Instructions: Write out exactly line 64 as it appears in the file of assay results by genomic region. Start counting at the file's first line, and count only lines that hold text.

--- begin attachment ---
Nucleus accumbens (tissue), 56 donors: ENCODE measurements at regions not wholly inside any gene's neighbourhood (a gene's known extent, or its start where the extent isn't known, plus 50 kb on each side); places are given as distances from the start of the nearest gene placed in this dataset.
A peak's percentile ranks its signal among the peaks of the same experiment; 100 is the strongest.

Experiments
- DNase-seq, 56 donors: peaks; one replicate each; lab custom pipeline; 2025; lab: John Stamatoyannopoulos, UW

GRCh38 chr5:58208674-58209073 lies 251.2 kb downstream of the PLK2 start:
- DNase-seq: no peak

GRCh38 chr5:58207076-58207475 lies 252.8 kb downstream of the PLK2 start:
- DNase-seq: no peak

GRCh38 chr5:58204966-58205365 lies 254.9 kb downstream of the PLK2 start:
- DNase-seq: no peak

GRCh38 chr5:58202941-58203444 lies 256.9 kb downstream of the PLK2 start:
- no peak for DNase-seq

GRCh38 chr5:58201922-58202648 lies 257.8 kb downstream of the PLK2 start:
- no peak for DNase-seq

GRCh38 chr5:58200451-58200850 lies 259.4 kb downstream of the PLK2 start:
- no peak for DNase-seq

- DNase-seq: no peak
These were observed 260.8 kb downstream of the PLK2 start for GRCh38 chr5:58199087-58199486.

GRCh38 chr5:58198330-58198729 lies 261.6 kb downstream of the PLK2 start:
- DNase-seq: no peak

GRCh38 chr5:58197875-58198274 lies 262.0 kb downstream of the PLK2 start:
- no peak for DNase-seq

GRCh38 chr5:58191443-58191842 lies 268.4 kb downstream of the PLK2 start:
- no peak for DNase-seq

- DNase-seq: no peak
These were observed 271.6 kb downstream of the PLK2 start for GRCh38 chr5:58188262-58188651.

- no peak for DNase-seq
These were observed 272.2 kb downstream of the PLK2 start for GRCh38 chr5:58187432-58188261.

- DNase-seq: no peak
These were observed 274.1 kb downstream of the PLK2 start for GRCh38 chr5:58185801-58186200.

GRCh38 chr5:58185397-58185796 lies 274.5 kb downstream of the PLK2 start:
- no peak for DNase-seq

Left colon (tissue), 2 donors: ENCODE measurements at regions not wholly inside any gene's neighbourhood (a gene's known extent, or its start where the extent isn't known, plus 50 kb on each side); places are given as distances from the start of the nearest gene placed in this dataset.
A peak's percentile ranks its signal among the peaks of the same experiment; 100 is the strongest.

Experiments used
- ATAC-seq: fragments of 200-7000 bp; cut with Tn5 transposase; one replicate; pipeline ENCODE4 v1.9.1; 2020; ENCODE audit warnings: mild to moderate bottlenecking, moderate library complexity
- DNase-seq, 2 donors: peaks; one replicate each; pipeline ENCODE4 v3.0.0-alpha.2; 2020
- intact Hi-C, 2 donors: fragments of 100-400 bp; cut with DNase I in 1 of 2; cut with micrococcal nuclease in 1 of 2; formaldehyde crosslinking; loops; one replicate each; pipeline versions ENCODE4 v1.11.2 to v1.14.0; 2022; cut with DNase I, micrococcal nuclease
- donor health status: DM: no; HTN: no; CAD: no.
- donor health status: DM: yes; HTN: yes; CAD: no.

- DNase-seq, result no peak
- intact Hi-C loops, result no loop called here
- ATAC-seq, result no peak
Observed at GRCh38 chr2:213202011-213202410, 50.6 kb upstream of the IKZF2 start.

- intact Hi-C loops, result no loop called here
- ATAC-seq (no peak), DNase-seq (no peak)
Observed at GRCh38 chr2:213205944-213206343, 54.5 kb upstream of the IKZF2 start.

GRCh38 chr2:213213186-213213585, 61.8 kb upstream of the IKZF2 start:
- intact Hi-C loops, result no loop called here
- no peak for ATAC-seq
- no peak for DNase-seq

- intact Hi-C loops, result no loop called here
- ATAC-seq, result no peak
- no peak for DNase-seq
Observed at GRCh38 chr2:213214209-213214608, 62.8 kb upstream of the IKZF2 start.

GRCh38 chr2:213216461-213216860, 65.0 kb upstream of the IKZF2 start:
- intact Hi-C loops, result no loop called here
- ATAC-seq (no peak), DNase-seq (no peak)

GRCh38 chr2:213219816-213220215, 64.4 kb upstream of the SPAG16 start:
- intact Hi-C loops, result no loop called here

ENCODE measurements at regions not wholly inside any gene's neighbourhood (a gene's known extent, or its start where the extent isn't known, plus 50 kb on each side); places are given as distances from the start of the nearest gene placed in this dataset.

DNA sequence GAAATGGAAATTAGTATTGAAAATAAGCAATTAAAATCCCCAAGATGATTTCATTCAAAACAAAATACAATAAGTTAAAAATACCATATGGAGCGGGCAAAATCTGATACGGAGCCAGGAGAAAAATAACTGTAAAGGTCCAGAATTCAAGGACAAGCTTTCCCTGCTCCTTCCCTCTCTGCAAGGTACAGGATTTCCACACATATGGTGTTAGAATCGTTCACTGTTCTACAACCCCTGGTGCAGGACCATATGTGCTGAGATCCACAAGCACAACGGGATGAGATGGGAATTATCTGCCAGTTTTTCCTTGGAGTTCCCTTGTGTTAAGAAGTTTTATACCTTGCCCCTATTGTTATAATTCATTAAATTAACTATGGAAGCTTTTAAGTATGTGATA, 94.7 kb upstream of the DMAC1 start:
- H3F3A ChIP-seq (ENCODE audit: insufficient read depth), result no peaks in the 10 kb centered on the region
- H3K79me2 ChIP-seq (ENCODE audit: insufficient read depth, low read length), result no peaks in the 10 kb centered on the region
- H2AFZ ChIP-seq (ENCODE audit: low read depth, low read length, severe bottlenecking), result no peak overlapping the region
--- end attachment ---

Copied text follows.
- H3K79me2 ChIP-seq (ENCODE audit: insufficient read depth, low read length), result no peaks in the 10 kb centered on the region